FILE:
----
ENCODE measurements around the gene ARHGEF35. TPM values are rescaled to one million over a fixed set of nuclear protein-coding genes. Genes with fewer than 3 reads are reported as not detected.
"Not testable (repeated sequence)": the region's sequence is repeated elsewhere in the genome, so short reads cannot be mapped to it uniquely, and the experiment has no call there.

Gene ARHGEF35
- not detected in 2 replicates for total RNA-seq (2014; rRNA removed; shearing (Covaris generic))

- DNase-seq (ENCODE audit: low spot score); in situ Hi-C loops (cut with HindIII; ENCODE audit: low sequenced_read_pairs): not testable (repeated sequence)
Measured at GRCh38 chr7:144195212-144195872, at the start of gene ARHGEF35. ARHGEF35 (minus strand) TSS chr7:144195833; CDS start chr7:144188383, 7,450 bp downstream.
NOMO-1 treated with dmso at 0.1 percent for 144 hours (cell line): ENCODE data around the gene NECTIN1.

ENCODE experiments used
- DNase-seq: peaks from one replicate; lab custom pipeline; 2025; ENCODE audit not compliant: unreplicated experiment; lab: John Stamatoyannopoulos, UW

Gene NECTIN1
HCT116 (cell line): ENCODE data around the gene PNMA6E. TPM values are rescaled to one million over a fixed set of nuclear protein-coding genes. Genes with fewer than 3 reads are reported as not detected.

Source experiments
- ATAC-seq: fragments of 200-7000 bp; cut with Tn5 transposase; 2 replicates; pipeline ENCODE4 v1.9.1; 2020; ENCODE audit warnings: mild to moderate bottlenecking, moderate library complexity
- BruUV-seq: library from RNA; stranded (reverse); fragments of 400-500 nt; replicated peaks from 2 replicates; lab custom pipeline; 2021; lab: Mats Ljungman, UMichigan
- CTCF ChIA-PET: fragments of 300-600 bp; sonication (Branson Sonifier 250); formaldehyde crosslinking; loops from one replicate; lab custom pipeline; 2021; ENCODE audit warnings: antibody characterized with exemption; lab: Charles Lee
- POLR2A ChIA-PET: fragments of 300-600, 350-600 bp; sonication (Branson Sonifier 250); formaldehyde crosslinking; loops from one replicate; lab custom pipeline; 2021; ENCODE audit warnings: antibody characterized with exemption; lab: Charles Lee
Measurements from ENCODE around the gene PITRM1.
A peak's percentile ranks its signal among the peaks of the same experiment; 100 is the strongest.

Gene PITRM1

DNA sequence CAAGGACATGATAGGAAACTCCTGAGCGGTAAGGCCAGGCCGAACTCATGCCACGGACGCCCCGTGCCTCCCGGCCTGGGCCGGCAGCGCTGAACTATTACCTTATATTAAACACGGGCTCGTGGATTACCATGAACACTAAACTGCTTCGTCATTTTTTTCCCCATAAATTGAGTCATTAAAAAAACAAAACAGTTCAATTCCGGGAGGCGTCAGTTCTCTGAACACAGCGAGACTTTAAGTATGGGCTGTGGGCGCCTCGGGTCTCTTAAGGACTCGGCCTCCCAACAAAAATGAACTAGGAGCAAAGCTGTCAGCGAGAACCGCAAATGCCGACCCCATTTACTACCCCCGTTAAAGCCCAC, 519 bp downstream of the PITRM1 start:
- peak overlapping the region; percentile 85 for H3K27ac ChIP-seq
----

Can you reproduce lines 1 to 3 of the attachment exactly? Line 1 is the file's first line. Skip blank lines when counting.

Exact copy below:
ENCODE measurements around the gene ARHGEF35. TPM values are rescaled to one million over a fixed set of nuclear protein-coding genes. Genes with fewer than 3 reads are reported as not detected.
"Not testable (repeated sequence)": the region's sequence is repeated elsewhere in the genome, so short reads cannot be mapped to it uniquely, and the experiment has no call there.

Gene ARHGEF35